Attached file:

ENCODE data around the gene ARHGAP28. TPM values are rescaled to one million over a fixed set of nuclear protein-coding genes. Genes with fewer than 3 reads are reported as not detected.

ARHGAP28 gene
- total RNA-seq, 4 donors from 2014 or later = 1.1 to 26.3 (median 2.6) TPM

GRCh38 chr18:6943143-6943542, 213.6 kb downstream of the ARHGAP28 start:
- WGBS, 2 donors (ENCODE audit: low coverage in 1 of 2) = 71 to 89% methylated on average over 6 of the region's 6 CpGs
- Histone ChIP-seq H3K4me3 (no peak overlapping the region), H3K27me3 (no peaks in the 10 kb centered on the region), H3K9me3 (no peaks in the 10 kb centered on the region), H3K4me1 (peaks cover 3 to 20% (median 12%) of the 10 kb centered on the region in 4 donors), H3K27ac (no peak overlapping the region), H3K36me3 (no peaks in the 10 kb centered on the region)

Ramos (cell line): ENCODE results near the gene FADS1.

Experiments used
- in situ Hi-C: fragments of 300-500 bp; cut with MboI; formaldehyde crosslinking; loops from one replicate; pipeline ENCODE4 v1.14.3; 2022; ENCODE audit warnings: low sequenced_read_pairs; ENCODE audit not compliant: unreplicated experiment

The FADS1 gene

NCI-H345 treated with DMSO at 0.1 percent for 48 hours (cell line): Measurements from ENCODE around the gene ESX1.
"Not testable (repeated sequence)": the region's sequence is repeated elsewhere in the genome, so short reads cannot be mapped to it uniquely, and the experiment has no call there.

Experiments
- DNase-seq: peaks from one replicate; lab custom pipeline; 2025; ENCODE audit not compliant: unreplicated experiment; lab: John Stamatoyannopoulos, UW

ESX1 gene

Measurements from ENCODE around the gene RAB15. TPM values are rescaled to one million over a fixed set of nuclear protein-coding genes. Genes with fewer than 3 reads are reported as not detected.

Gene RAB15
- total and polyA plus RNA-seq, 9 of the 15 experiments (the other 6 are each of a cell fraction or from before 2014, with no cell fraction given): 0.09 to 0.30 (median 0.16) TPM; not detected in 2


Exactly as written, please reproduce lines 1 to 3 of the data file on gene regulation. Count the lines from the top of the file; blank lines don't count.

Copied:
ENCODE data around the gene ARHGAP28. TPM values are rescaled to one million over a fixed set of nuclear protein-coding genes. Genes with fewer than 3 reads are reported as not detected.

ARHGAP28 gene
- total RNA-seq, 4 donors from 2014 or later = 1.1 to 26.3 (median 2.6) TPM